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Back in 2000, a transformation took place in the werewolf genre. But Ginger Snaps‘ main draw was not the change from human to werewolf; it was the way that it depicted the coming-of-age tale of its protagonists, two girls on the edge of puberty attempting to fight their way through the hells of high school. That a werewolf just happens to come along and bite Ginger throws a wrench in the works that the girls have to face; still, the film’s strengths are thanks to director John Fawcett, who chooses to focus on the girls themselves rather than the illness that threatens to overtake them.

Both Ginger (Katharine Isabelle) and Brigitte (Emily Perkins) are strange girls. As sisters, they have a special bond to each other, but to everyone else they are just the freak loners who don’t comb their hair. Brigitte, being the younger of the two, tends to follow Ginger’s lead; when Ginger begins to start her menstrual cycle, Brigitte kind of gets the sense that she’s being left behind. But it doesn’t help that one night Ginger’s bitten by a giant wolf, one that leaves a fast-healing wound that grows hair.

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That sense of change is evident throughout Ginger Snaps – the late fall-early winter setting, the focus on the female menstrual cycle as a transformative state – and Fawcett runs with the coming-of-age story. But it helps to have Karen Walton’s script paving the way, a story that does not see all teenage women as damsels waiting for boys to save them. In fact, much of Ginger Snaps is about Brigitte figuring out how to live without help at all, leaving Ginger and her parents behind because they just don’t understand what’s going on.

In this way, Fawcett and Walton craft a story around Brigitte instead of Ginger.  The werewolf idea is present and often violently rears its head, but for much of the film, Fawcett follows Brigitte as she uncovers how to save her sister. It’s Brigitte who is constantly cleaning up messes, and by the end of the film it is Brigitte who learns how to overcome the shadow of her sister.

There are a multitude of themes throughout Ginger Snaps, making it a much more exciting film than one that is solely focused on werewolf transformations. Feminism creeps up here and there, although not the sort of biting critique of men in society that can enrage. It is more a criticism of women in culture, of how people see them. Like the bodily changes Ginger goes through to become a werewolf, menstruation is also commonly seen as monstrous, the sort of thing that should not be discussed outside a woman’s private bathroom. Fawcett and Walton pull in a clever discussion that uses werewolves as metaphor.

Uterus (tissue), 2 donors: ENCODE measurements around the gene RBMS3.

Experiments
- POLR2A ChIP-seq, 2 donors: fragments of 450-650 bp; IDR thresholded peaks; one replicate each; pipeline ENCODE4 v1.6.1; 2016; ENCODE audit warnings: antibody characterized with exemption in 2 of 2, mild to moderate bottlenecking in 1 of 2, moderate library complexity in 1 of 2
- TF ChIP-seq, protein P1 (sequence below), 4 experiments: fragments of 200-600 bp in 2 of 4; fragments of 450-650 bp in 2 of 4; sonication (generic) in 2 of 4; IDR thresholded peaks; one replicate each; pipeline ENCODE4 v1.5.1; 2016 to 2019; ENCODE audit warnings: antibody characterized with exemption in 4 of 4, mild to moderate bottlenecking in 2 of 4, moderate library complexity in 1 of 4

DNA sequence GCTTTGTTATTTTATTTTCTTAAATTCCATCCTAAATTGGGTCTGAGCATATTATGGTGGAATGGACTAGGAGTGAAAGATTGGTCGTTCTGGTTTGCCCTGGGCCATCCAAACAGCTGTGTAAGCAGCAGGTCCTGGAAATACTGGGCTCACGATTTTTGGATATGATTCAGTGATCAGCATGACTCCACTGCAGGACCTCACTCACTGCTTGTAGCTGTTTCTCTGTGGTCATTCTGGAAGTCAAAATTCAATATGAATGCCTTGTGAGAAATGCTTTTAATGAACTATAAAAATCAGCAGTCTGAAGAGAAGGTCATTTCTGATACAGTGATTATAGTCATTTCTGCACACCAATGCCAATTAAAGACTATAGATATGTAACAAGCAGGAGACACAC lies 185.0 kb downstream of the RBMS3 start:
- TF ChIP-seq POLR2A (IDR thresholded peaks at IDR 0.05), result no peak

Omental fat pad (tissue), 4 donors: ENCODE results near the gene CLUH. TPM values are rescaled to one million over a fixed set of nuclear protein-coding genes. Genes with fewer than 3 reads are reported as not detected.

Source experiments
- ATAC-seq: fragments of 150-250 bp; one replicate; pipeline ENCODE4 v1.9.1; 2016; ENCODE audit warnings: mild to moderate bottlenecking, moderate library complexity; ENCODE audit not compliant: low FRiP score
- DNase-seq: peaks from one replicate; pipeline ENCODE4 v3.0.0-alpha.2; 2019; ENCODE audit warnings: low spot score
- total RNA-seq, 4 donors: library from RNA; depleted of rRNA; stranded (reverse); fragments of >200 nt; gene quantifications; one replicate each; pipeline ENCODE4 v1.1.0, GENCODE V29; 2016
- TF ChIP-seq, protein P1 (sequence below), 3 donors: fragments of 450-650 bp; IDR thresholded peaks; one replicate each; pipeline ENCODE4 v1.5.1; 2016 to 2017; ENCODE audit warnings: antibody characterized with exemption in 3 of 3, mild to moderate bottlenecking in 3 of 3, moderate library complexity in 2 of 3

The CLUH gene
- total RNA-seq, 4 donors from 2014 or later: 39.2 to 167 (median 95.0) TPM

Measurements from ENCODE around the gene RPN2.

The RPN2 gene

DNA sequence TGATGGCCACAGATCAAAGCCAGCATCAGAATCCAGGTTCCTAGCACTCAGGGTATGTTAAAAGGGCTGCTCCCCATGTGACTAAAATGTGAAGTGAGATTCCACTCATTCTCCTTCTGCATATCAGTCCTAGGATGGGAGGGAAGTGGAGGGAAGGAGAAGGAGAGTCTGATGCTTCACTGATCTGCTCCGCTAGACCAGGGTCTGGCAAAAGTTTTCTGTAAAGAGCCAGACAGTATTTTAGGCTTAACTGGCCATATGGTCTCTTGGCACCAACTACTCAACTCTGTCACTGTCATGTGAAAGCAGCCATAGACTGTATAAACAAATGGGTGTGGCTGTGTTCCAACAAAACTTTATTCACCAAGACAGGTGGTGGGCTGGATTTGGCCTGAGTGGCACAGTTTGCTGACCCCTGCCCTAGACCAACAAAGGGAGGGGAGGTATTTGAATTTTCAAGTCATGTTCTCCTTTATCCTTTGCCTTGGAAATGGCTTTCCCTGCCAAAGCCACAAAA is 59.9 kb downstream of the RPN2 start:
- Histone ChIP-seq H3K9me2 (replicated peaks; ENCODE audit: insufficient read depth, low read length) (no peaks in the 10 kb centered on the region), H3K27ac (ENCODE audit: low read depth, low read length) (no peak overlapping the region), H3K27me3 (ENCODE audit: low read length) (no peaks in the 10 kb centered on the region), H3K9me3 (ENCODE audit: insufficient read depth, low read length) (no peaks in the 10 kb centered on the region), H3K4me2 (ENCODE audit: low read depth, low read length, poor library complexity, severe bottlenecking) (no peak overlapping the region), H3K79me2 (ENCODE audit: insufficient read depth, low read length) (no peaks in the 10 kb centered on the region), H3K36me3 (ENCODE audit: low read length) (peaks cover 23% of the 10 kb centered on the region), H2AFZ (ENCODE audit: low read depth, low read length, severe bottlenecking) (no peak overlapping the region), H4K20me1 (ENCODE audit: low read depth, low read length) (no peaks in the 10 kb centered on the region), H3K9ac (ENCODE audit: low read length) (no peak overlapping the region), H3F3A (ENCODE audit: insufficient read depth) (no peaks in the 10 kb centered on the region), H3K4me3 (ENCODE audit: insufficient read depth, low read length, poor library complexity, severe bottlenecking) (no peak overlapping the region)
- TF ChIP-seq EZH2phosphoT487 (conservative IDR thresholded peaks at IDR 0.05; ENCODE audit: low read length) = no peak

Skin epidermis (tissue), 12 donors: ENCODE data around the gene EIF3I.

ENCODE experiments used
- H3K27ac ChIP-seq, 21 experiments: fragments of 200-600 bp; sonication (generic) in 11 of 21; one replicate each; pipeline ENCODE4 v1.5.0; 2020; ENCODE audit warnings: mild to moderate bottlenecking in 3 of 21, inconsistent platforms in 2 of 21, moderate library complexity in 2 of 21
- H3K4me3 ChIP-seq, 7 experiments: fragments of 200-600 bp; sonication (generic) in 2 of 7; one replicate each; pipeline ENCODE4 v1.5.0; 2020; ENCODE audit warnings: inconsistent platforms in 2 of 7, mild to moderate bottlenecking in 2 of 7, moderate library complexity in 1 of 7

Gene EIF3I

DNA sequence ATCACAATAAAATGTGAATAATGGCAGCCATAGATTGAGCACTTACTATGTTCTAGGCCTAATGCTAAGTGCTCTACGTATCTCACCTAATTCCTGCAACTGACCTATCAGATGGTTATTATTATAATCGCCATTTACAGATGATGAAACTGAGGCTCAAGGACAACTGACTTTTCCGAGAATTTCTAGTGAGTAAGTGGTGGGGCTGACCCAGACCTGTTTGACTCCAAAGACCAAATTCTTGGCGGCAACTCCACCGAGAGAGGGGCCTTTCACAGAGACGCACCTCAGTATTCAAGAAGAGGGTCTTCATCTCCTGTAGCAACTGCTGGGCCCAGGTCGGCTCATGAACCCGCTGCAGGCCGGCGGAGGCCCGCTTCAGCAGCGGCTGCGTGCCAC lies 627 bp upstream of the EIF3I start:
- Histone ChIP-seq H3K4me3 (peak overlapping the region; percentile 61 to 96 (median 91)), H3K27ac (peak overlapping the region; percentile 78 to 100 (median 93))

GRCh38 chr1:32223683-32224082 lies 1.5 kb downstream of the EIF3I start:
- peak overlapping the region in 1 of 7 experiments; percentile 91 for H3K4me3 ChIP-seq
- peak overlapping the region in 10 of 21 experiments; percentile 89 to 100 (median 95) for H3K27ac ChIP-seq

Both Isabelle and Perkins are excellent in their roles (and beautiful in real life – look at the transformation!). They are the other reason why Ginger Snaps is so successful; the sardonic remarks and the morbid fascinations that the girls have are things that most horror fans can relate to.

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It is not surprising that Ginger Snaps has become the cult film that it is. It’s wide-reaching metaphor and likable cast elevate the movie above other werewolf flicks, and the tendency to pair buckets of blood with the dark humor of the girls is something that keeps the film moving throughout its nearly two-hour runtime. And any movie that can manage to fit a Glassjaw song into its soundtrack is well worth your time. Revisiting Ginger Snaps, one can’t help but admire how Fawcett and Walton were able to depict transformations that are more interesting than werewolves.

Scream Factory Blu-Ray features:

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Scream Factory has included a number of awesome special features on this disc, the most important of which is the hour-long interview documentary with cast, crew, and director John Fawcett with writer Karen Walton. “Ginger Snaps: Blood, Teeth, and Fur” is an in-depth look at the making of the film, and one you shouldn’t pass up.

Also special for this SF disc is a discussion panel called “Growing Pains: Puberty in Horror”, led by Kristy Jett. The girls take us through different films that explore female puberty, most of them not in a pretty light, and then tie it all in with Ginger Snaps, however loosely.

Also included are three different deleted scenes features – one is scenes alone, one features commentary from John Fawcett, and the other has commentary from Karen Walton. A couple of short featurettes round the disc out, giving us a fantastic look at the making of Ginger Snaps for a total run time of over two hours.


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